Many first-time pet owners don’t have an extensive knowledge on how to feed their newly arrived cat. This is normal however it is important that once a decision has been made to purchase or adopt a cat we thoroughly research the best diet plan to follow based on its age. There are generally three life stages for which vets will recommend a specific diet based on the pet’s energy levels: kitten, adult and senior.
In particular, if we are preparing to welcome a young kitten that has just completed the weaning process (generally, around 4-6 weeks old) there will be a requirement to closely monitor its eating behaviour as well as physical and mental growth.
As all young pets, kittens will continue to grow and develop their bones, muscles and brain on a daily basis up until they reach one year of age. This is why it is so important that a juvenile cat’s diet is tailored to sustain the high energy levels and constant growth.
The moment we take our new furry friend home, we will be faced with a variety of responsibilities among which a vital one is to ensure our kitty is eating a healthy and nutritious diet to help its ever changing body.
Usually, cat breeders will be able to recommend a specific food or even provide a small amount of what the kitten was weaned on. If this is the case, we must monitor how our pet responds to said food and ensure it is growing up healthy and in good shape. Some owners may decide to do some research by asking other people who have a cat or better by consulting with an experience vet after the kitty has had its first checkup.
Cats are nibblers by nature and may prefer to have access to their meal throughout the day. Kittens especially require food that is high in protein, fats, vitamins and minerals as these all work together in the growing process.
You may decide to feed your cat numerous times during the day. If so, be sure to follow the feeding guide on the cat food label or the advice of your vet. Other owners may be working during the day and unable to fill the food bowl multiple times. This is also ok, however the portions should be adjusted accordingly so that your kitty is still getting all of the necessary nutrients it needs to develop its bones and muscles without overeating.
Monitor your pet’s weight on a regular basis and follow the vet’s advice to know if your kitty is not growing fast enough or if it may be facing overweight issues.
Animal associations and veterinarians recommend beginning the switch to adult cat food around 12 months of age, with the exception of larger breeds such as the Maine Coon which reaches the adult phase around 2 years old. From the moment you welcome your kitten into your home and up until it turns 1 year old, it is essential that you keep a close eye on how your pet is growing and interacting in order to understand if it is healthy and fit. Weigh your kitten every week in the first six months, then gradually move to a monthly weigh-in. Inspect the coat and make sure it is shiny and smooth. Always observe your kitten’s behaviour: when your pet is young it should be always very active, curious and playful.
Once your cat turns one year of age, choose the best adult cat food based on vet recommendation and slowly transition over a period of 7-10 days. When you are adding the new food to your kitten's meal start with about 75% kitten formula and 25% adult food, and proceed to gradually increase the percentage until you reach 100% adult food.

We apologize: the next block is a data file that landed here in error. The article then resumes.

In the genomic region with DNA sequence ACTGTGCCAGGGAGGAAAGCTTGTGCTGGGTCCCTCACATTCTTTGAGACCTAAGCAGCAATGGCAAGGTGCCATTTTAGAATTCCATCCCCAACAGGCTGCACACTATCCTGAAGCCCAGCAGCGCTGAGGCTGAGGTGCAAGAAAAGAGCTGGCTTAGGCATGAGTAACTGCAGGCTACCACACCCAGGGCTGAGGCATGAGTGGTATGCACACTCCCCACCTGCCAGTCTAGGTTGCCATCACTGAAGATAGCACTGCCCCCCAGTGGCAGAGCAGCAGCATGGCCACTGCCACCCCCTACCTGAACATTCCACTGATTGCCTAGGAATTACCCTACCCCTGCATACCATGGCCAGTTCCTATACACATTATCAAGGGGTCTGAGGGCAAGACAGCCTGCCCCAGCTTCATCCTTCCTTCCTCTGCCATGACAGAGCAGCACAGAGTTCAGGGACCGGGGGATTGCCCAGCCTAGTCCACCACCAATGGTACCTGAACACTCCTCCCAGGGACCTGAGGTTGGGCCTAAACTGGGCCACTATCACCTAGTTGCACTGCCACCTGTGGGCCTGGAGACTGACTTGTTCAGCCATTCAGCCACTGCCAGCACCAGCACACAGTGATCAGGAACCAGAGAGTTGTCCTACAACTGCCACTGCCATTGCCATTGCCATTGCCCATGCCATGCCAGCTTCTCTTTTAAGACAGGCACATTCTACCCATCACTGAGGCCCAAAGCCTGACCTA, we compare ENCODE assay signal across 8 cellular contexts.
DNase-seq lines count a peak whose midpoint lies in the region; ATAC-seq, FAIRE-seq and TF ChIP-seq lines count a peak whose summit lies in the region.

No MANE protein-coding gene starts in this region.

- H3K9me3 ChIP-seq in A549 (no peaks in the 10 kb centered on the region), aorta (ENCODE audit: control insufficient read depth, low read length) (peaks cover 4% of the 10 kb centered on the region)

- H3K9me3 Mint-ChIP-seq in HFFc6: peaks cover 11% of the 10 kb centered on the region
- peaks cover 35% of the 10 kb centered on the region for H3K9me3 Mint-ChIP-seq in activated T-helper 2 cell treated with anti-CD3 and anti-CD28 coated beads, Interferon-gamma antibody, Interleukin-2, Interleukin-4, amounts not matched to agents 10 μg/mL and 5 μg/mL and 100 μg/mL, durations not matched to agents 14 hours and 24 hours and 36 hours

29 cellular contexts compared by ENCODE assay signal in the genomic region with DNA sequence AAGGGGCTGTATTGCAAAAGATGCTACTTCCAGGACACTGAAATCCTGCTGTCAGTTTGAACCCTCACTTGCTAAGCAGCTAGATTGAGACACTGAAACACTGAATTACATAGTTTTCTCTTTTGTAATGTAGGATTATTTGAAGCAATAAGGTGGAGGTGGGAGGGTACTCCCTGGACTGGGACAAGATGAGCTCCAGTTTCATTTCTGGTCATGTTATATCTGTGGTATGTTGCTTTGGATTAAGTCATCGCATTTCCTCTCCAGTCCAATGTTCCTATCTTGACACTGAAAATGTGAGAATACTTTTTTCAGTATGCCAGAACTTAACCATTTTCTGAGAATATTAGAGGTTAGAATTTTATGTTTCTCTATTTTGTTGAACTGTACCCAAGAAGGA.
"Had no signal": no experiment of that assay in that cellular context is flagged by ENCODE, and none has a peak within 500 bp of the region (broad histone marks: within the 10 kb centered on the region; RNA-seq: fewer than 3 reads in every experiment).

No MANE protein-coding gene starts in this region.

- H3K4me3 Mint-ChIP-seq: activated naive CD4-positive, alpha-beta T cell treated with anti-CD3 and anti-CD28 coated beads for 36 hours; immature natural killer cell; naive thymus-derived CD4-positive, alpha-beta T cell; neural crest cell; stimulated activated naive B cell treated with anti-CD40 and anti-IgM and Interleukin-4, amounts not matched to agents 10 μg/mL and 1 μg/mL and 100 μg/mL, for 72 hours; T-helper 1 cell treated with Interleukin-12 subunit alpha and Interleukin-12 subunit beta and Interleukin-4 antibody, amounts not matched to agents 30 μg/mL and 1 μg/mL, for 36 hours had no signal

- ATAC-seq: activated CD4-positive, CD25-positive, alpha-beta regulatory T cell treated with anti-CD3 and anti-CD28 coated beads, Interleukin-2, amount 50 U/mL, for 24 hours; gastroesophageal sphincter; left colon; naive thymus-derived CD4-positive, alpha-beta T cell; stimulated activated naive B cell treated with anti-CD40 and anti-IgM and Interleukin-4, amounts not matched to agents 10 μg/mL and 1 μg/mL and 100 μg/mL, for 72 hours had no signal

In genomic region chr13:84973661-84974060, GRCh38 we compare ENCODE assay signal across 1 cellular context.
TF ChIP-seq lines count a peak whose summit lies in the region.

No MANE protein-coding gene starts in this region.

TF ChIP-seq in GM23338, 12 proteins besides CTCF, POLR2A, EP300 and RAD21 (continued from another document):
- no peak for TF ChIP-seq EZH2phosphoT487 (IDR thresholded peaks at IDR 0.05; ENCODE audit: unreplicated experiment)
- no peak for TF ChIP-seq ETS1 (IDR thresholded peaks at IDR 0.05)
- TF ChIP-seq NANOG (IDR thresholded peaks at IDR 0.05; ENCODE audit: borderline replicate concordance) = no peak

Cats are carnivores and unlike dogs, they depend on a meat-based diet to grow healthy and survive.
You may decide to raise your cat on dry-food, wet-food or even a home-cooked meals (although this option requires experience and deep knowledge of the correct ratio). Do some research, consult with the vet or even the breeder and maybe even ask other pet owners but always prefer high-quality food and natural ingredients. Once you’ve made your choice make sure to follow a feeding schedule and stick with it to prevent your pet from overeating or becoming a bit fussy.
Whichever type of formula you feed your cat, make sure it contains all of the necessary ingredients required for such a unique animal. A cat’s diet should absolutely include the following ingredients:
Proteins - at least one main protein should be the main ingredient in the formula (i.e salmon, chicken or other meat, eggs)
Carbohydrates - cats require smaller amounts than dogs or humans in order to build energy
Fats - fish oil or chicken fat are extremely important for your kitty to maintain a healthy coat and for a healthy functioning of the brain and spinal cord
Fiber - fruits and vegetables will help your cat maintain a good digestion process
Regardless of the brand and type of food you have picked for your furry friend, remember you have a responsibility to ensure your cat is not ingesting any harmful ingredient. For example, many owners believe that cats should have milk on a regular basis however studies have proven that adult kitties develop an intolerance to lactose which can be extremely dangerous to their health. So read, get involved with feline associations and most of all ask your veterinarian for advice and never improvise when taking care of your kitty.
When it’s time to change your cat’s diet best to contact the vet to get the advice of an expert and prevent any potential damage to your pet’s wellbeing.
You may also want to read our article on How to Feed your Cat.